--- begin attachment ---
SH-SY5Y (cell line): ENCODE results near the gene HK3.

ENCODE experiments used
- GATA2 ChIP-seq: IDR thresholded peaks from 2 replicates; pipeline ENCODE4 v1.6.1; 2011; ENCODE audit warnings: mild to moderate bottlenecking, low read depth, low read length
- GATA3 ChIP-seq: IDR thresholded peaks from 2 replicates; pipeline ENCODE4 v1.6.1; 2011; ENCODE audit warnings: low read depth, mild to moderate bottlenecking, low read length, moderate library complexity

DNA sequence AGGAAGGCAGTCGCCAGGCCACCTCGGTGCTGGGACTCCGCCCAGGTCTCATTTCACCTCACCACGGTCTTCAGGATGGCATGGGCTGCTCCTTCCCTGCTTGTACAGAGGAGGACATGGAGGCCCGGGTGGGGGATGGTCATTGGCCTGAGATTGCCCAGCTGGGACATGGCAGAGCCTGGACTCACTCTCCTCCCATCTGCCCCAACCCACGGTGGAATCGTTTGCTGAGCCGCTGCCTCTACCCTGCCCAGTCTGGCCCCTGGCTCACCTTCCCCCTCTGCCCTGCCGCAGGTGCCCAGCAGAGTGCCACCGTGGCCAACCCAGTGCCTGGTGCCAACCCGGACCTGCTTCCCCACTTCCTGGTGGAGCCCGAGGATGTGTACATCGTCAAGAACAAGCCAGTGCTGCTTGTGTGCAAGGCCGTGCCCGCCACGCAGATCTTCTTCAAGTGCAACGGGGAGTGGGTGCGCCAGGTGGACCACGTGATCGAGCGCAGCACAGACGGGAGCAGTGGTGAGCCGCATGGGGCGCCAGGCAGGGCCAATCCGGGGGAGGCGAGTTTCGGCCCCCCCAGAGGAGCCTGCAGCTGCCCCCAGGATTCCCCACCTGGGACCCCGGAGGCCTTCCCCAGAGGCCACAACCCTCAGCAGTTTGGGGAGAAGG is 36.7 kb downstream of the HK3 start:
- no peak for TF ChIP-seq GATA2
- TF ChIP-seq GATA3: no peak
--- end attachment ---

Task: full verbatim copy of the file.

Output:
SH-SY5Y (cell line): ENCODE results near the gene HK3.

ENCODE experiments used
- GATA2 ChIP-seq: IDR thresholded peaks from 2 replicates; pipeline ENCODE4 v1.6.1; 2011; ENCODE audit warnings: mild to moderate bottlenecking, low read depth, low read length
- GATA3 ChIP-seq: IDR thresholded peaks from 2 replicates; pipeline ENCODE4 v1.6.1; 2011; ENCODE audit warnings: low read depth, mild to moderate bottlenecking, low read length, moderate library complexity

DNA sequence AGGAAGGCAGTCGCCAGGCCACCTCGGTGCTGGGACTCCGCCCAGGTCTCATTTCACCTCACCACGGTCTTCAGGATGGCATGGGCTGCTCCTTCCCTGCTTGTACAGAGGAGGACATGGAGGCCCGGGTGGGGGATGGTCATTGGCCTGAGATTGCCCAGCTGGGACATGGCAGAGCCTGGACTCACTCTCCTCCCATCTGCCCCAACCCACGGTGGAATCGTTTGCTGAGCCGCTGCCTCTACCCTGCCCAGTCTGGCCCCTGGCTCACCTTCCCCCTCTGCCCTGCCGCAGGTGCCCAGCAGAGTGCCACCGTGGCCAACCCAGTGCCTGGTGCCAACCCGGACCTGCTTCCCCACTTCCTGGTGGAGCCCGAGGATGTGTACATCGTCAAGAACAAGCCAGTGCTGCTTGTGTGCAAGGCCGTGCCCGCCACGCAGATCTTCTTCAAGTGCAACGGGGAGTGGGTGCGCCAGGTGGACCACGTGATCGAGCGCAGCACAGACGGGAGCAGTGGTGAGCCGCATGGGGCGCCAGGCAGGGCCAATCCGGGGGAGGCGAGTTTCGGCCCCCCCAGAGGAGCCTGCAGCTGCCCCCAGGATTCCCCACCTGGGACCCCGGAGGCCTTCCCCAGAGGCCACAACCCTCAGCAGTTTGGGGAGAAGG is 36.7 kb downstream of the HK3 start:
- no peak for TF ChIP-seq GATA2
- TF ChIP-seq GATA3: no peak